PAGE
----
Value your employees
In addition to financial and educational perks, Flory also believes in cultivating the kind of company culture that fosters respect and loyalty. He strives to promote this through his own actions.
“As a CEO, you’ve got to be able to motivate and inspire people,” he says. “And then you have to have the ability to win over their respect and their loyalty to you. And respect and loyalty — the only way you get those two things in return is to first give it.”
Flory gains these traits by adopting the same mindset Effex takes toward its clients; specifically, he treats his employees like equal partners.
“I tell people all the time, ‘When we sit down to have a discussion, I don’t care what shape that table is, in your mind it’s a round table,’” he says. “There’s no one above anybody here. We’re all in this together; we’re all trying to do what it takes to first make the company successful, make each other individually successful.”
To reward high-performing employees, Flory says Effex is developing a profit-sharing program. The company also changed its policies so employees are required to take their earned vacation time in a given year.
“One way or the other, I need people to not forget what they’re working for, to not forget that they too have a life and that I care about that,” Flory says. “I want them to enjoy their own lives.”
Despite a number of complex hurdles, Flory is confident in his company’s business model: “At the end of the day, I believe it’s worked.”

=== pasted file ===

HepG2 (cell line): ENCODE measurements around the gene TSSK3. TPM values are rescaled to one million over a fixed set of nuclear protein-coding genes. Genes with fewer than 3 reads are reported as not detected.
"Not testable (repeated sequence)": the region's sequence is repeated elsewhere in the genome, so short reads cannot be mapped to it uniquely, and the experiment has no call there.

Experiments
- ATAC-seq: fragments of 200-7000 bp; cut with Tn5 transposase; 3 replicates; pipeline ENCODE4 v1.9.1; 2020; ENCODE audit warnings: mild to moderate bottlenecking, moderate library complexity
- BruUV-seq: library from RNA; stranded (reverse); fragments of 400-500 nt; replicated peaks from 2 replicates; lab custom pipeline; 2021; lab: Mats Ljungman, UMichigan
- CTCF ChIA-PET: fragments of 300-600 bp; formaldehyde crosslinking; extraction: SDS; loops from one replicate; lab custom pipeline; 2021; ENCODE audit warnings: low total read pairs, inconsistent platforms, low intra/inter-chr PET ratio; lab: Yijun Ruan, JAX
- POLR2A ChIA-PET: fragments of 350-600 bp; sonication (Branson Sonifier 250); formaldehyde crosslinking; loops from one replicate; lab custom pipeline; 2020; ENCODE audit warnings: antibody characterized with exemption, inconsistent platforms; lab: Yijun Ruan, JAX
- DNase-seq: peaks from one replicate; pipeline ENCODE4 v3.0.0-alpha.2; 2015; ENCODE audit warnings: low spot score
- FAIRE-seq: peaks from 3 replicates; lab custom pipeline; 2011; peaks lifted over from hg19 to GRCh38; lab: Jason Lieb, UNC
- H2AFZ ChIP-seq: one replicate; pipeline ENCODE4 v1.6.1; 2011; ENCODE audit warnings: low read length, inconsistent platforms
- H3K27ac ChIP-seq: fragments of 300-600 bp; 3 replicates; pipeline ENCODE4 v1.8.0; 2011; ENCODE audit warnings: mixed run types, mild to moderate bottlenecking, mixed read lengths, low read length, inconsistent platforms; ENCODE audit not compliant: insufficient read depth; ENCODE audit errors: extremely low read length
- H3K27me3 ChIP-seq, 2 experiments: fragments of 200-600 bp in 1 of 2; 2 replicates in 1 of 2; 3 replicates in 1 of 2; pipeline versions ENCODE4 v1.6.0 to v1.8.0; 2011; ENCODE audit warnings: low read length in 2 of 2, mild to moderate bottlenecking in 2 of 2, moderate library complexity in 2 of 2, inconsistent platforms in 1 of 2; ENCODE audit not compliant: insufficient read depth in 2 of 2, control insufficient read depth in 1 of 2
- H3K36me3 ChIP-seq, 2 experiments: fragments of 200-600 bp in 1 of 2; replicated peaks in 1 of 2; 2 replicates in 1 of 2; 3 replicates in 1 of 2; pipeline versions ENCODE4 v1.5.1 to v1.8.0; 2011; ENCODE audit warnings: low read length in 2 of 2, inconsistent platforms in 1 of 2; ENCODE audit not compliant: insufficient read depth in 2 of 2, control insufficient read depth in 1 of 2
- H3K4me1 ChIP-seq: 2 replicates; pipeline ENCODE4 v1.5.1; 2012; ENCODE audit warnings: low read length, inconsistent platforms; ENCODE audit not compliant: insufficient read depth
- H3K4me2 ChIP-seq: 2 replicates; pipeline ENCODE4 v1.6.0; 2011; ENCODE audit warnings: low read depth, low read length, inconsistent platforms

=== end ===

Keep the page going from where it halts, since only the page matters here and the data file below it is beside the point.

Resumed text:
Flory isn’t shy about expressing gratitude for Effex employees.
“We all need three basic elements from our jobs: we need to feel valued, recognized and rewarded for the job that we do,” Flory says. “We manage the labor forces for our clients with that mindset, and that’s how I manage the entire company here with my own staff.” ●
- Partnerships are crucial to success.
- Your employees are your most valuable asset.
- Reward — and don’t burn out — A players.
The Flory File
NAME: Louis Flory
TITLE: President and CEO
COMPANY: Effex Management Solutions
Education: I actually got kicked out of college with 21 hours left to graduate. I was going to Stephen F. Austin State University in Texas. My major was international business, I minored in Spanish and I double majored in a hell of a lot of fun.
What are the leadership traits that a CEO needs to be successful? A CEO must have two traits — in my mind, these are an absolute must. You must have vision. And then you must have the ability to motivate, lead and inspire others to that vision. If you don’t have that, you’re done.
On how his tough childhood influences him: I always say I’m the result of babies having babies. My mom was 16, and my dad was 18 when they had me, and I was the result of a kind of a “War of the Roses” divorce when I was 4 years old. My mom actually got caught up in drugs and ended up in prison; I lived with my grandparents on a farm and lived on welfare for a long period of time.
I don’t know if that’s a big part of my motivation or my drive; I know that I have a fear of standing still. When I’m not doing something productive, or growing this business, I get a very strong sense of anxiety in my chest.
I value those lessons that I learned growing up like that. You develop a lot of character, I believe. You certainly know what life has to offer if you’re not going to get up and go make something happen — if you’re not going to believe in yourself, if you’re not going to drive yourself and expect things of yourself.